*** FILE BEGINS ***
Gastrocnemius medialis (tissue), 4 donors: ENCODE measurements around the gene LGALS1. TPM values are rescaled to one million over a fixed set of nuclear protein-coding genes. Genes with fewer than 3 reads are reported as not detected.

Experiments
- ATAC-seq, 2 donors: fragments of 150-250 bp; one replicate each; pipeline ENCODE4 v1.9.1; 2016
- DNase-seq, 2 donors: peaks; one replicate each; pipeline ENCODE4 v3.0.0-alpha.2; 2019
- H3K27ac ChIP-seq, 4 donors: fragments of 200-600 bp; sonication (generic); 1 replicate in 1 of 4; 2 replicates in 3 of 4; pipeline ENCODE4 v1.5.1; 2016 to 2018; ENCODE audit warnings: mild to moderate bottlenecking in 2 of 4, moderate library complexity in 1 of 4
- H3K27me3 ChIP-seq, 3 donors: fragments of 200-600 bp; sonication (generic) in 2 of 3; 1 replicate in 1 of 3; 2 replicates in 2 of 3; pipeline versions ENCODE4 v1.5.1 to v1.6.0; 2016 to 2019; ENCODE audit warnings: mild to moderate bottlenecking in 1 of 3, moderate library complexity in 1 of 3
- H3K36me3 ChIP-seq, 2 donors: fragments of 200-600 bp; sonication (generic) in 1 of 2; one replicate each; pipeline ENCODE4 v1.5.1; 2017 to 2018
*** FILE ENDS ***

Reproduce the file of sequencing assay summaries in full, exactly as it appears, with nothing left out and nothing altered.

Gastrocnemius medialis (tissue), 4 donors: ENCODE measurements around the gene LGALS1. TPM values are rescaled to one million over a fixed set of nuclear protein-coding genes. Genes with fewer than 3 reads are reported as not detected.

Experiments
- ATAC-seq, 2 donors: fragments of 150-250 bp; one replicate each; pipeline ENCODE4 v1.9.1; 2016
- DNase-seq, 2 donors: peaks; one replicate each; pipeline ENCODE4 v3.0.0-alpha.2; 2019
- H3K27ac ChIP-seq, 4 donors: fragments of 200-600 bp; sonication (generic); 1 replicate in 1 of 4; 2 replicates in 3 of 4; pipeline ENCODE4 v1.5.1; 2016 to 2018; ENCODE audit warnings: mild to moderate bottlenecking in 2 of 4, moderate library complexity in 1 of 4
- H3K27me3 ChIP-seq, 3 donors: fragments of 200-600 bp; sonication (generic) in 2 of 3; 1 replicate in 1 of 3; 2 replicates in 2 of 3; pipeline versions ENCODE4 v1.5.1 to v1.6.0; 2016 to 2019; ENCODE audit warnings: mild to moderate bottlenecking in 1 of 3, moderate library complexity in 1 of 3
- H3K36me3 ChIP-seq, 2 donors: fragments of 200-600 bp; sonication (generic) in 1 of 2; one replicate each; pipeline ENCODE4 v1.5.1; 2017 to 2018